Obesity Begins Early



Nearly 22 percent of Silicon Valley kids ages 2 to 5 are overweight or nearly so, reports FIRST 5 Santa Clara County. The problem begins as early as infancy, and young kids who are overweight are likely to remain so. They may even become obese by age 12.


“It’s much easier to fix when they’re 2 than when they’re 10,” says Joanne Seavey-Hultquist, FIRST 5 Santa Clara’s obesity prevention coordinator.


Feeding recommendations suggested by the American Academy of Pediatrics, say parents should take responsibility for choosing and preparing a variety of healthy foods at regular meal and snack times. Children have a role, too, in choosing how much and even whether to eat. Children will eat what they need nutritionally, and parents should trust that, as long as they maintain a balanced diet over time.

 

What to Avoid

Parents need to be savvy about sugar. The average 4- to 5-year-old consumes 17 teaspoons of added sugar a day, while the recommended maximum is 12. 


“Sugar is hiding in a lot of foods, especially children’s foods,” Seavey-Hultquist says. “We’re all so busy as parents, but we need to read the labels. We need to be aware of the marketing tricks.”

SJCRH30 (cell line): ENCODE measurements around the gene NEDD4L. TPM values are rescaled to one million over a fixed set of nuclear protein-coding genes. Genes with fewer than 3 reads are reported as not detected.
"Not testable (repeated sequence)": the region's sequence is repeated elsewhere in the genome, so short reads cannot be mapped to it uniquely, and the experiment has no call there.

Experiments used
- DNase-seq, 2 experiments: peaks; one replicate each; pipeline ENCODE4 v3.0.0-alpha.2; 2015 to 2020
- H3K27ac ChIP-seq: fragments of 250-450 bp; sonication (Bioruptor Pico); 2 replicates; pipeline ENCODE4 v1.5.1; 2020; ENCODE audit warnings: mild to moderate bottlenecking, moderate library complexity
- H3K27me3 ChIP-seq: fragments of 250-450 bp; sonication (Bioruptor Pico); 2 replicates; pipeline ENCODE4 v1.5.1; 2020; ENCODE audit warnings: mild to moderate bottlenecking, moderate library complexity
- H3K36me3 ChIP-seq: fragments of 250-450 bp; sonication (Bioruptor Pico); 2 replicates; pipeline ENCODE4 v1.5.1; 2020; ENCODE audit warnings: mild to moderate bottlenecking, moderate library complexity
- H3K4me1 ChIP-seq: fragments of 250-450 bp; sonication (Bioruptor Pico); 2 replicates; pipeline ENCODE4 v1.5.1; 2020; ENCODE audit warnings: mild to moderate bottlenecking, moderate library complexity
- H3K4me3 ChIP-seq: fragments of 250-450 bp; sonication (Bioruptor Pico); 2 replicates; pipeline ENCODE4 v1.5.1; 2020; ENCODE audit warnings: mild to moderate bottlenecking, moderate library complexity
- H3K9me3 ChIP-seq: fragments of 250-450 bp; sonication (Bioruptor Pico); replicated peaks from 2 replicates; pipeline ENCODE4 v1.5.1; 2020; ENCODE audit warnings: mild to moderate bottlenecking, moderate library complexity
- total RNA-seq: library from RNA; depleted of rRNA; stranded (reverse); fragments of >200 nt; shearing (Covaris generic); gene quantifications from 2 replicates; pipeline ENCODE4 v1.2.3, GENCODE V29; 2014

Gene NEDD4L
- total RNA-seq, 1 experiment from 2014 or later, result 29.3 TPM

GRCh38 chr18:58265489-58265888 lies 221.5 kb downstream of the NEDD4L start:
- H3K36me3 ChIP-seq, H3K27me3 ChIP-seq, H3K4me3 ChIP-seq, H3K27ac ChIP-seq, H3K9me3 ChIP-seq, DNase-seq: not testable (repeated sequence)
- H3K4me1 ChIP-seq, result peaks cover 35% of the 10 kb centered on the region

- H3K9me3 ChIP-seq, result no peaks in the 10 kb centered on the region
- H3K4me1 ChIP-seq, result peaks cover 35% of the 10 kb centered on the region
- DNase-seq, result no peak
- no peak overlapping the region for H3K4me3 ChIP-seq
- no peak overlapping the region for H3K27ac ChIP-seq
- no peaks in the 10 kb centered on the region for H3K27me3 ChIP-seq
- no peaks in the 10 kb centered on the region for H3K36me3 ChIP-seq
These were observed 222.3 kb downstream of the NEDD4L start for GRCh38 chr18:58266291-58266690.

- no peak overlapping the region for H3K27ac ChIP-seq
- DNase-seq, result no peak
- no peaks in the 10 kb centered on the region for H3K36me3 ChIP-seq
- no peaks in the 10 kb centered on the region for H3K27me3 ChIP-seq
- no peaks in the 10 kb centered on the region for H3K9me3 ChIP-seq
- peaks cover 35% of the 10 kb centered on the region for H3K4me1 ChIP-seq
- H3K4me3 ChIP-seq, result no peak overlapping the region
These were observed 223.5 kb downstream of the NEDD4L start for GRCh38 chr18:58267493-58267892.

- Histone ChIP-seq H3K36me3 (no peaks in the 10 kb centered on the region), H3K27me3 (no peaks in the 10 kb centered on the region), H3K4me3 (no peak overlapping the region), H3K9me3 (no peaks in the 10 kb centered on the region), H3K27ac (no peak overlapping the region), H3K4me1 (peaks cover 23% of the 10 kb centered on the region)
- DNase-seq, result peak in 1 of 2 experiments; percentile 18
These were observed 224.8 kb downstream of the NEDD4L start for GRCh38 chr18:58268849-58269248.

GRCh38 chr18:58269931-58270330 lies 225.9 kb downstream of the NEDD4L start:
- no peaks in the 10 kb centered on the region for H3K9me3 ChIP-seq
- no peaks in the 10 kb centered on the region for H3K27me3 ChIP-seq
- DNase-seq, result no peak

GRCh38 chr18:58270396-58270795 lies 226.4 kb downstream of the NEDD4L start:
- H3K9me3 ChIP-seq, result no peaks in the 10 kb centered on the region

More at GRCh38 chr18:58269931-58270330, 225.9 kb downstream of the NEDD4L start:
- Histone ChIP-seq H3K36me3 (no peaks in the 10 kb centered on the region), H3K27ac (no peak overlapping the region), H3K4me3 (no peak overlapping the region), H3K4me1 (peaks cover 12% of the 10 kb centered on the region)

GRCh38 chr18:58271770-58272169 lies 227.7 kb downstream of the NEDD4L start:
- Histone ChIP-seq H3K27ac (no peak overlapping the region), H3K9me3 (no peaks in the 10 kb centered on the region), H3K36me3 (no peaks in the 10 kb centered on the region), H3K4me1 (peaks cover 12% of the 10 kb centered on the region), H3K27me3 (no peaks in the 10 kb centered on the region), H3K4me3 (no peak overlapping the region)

A popular children’s yogurt, for example, has as much sugar as an adult-sized yogurt; a canned pasta targeted to kids contains a surprising 4 teaspoons of sugar. Sweet drinks are another culprit, and not only sodas, but juice as well. Two juice boxes have as much sugar as a can of soda.


“Nutritionally, you’d be much better off giving your child a piece of fruit,” or milk or water, Seavey-Hultquist says.


Parents also should read the calorie and fat data when eating out. A new state law that FIRST 5 strongly supported requires large chain restaurants to provide nutritional data. Parents may be shocked at what they read and can choose healthier options.


Other tips to keep your kids healthy and trim: 


  • Model what and how to eat.


  • Offer a variety of nutritious snacks.


  • Breastfeed your baby. Among other reasons, this allows an infant to eat until he’s full, rather than until he’s downed the full 8-ounce bottle. 


  • Limit TV time and encourage alternatives. Explore bugs and plants outdoors, organize a treasure hunt, throw a ball or take the dog for a walk.


  • For cooking ideas, check out FIRST 5 California’s recipe brochure, Yummy for Your Tummy, written with nutritionist and TV personality Chef La La. 


For more information, visit first5kids.org/parents/childrens_obesity.


– Angela Geiser


________________________________________________________________________________________________________


Online Resources




Edit ModuleShow Tags Edit ModuleShow Tags
Edit ModuleShow Tags
Edit ModuleShow Tags